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United States Department of Agriculture

Agricultural Research Service

Research Project: SNOW AND HYDROLOGIC PROCESSES IN THE INTERMOUNTAIN WEST Title: Simulated soil water storage effects on streamflow generation in a mountainous snowmelt environment

Authors
item Seyfried, Mark
item Grant, Laura - UNIVERSITY OF CALIFORNIA
item Marks, Daniel
item Winstral, Adam
item Mcnamara, James - BOISE STATE UNIV

Submitted to: Hydrological Processes
Publication Type: Peer Reviewed Journal
Publication Acceptance Date: October 2, 2008
Publication Date: January 1, 2009
Repository URL: http://earth.boisestate.edu/home/jmcnamar/publications/seyfried.pdf
Citation: Seyfried, M.S., Grant, L., Marks, D.G., Winstral, A.H., McNamara, J. 2009. Simulated Soil Water Storage Effects on Streamflow Generation in a Mountainous Snowmelt Environment. Hydrological Processes, 23, 858-873, doi:10.1002/hyp.7211.

Interpretive Summary: Snowmelt is the primary source of water in the intermountain west. In the past, estimates of water supply have been based strictly on estimates of the amount of snow. While this is the primary variable, soil water storage conditions (i.e., wet or dry) also affect the timing and amount of streamflow generated from snowmelt. In this paper we link a model simulating snow melt with one that simulates soil water processes. We verify the accuracy of both models with field measurements of snow depth and soil water content made over a two year period. We found that the combined modeling approach accurately described soil water movement at the measurement sites. More importantly, we found that, by expanding the modeling approach over the entire watershed, we could use soil properties to describe the initiation and cessation of streamflow. We think that this approach, when extended to larger scales, will provide information required for improved management of water that is in increasing demand.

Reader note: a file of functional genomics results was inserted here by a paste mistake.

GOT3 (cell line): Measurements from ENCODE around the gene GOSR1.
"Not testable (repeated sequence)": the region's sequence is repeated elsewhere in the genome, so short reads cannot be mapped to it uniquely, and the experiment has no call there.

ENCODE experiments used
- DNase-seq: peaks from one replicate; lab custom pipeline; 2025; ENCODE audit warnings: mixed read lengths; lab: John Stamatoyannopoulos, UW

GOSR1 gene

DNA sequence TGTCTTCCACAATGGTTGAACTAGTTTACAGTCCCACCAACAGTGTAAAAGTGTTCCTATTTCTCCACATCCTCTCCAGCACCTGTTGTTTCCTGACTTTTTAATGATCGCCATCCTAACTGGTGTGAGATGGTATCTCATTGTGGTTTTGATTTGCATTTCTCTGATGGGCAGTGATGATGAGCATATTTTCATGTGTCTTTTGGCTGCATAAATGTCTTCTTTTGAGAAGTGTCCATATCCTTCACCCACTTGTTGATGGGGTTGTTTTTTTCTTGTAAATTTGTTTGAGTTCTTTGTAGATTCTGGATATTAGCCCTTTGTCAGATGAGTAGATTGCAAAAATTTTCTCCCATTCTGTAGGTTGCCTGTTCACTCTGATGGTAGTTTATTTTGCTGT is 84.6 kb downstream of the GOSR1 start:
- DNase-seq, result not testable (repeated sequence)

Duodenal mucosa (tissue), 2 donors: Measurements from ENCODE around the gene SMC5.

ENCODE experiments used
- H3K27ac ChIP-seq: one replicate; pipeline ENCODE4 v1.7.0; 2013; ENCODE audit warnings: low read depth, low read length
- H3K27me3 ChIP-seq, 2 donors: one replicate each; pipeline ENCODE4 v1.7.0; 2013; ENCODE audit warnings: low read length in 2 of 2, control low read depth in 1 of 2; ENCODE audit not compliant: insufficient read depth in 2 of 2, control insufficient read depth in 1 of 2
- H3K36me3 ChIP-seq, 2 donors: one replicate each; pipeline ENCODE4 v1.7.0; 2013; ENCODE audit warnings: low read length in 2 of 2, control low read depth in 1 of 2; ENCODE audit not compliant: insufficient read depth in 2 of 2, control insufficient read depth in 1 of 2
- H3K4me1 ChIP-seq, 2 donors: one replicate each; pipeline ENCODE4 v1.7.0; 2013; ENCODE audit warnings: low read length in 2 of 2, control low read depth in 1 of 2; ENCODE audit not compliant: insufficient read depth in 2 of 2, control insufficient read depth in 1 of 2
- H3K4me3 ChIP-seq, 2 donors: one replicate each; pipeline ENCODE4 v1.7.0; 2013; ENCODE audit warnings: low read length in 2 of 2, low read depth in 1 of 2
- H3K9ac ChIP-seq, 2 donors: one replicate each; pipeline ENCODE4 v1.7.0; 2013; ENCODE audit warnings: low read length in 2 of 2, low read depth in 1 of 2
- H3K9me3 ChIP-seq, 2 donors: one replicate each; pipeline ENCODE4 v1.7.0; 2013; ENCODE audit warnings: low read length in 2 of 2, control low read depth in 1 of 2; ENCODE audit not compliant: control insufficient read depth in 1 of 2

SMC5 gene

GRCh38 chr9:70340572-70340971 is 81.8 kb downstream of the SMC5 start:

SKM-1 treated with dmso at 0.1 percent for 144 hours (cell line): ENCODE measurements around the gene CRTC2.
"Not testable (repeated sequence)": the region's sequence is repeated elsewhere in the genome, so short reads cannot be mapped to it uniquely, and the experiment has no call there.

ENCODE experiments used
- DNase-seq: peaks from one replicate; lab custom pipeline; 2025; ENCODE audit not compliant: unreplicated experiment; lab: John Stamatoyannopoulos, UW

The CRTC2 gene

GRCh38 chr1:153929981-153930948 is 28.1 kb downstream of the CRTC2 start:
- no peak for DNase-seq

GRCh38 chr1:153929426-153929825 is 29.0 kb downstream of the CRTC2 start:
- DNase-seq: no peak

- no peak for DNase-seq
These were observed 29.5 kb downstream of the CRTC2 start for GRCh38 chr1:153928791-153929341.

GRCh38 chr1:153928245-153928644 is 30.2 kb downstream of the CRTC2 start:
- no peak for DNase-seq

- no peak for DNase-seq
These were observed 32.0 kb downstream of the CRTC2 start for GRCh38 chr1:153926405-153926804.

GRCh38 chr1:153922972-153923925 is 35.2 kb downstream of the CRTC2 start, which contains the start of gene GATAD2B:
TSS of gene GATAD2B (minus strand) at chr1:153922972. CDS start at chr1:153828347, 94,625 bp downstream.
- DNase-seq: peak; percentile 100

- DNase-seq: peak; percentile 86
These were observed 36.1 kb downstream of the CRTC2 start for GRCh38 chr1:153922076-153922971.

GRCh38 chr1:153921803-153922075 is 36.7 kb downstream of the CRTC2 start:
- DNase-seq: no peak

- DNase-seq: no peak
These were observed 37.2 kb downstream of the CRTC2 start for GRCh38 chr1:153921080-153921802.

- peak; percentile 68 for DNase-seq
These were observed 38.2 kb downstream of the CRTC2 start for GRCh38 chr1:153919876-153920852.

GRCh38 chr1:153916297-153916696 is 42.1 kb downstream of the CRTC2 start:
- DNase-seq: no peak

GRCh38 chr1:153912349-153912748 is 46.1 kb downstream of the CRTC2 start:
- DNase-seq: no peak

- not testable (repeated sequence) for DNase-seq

Technical Abstract: Soil processes affect the timing and amount of streamflow generated from snowmelt and are often overlooked in estimations of snowmelt generated streamflow in the western USA. We investigated the use of a soil water balance modeling approach for incorporating the effects of soil processes, in particular soil water storage, on the timing and amount of snowmelt generated streamflow. The study was conducted in the Reynolds Mountain East (RME) watershed, a 38 ha, snowmelt dominated watershed in southwest Idaho. Snowmelt or rainfall inputs to the soil were determined using a well established snow accumulation and melt model (Isnobal). The soil water balance model was first evaluated at a point scale, using periodic soil water content measurements made over two years at 14 sites. In general, the simulated soil water profiles were in agreement with measurements as indicated by high R2 values, y-intercept values near 0, slopes near 1 and low average differences between measured and modeled values. In addition, observed soil water dynamics were generally consistent with critical model assumptions. Spatially distributed simulations over the watershed for the same two years indicate that streamflow initiation and cessation are closely linked to the overall watershed soil water storage capacity, which acts as a threshold. During periods of rapid streamflow response contributing cells are highly interconnected. Incorporation of soil water storage effects may potentially improve estimation of the timing and amount of streamflow generated from mountainous watersheds dominated by snowmelt.

Last Modified: 10/23/2014
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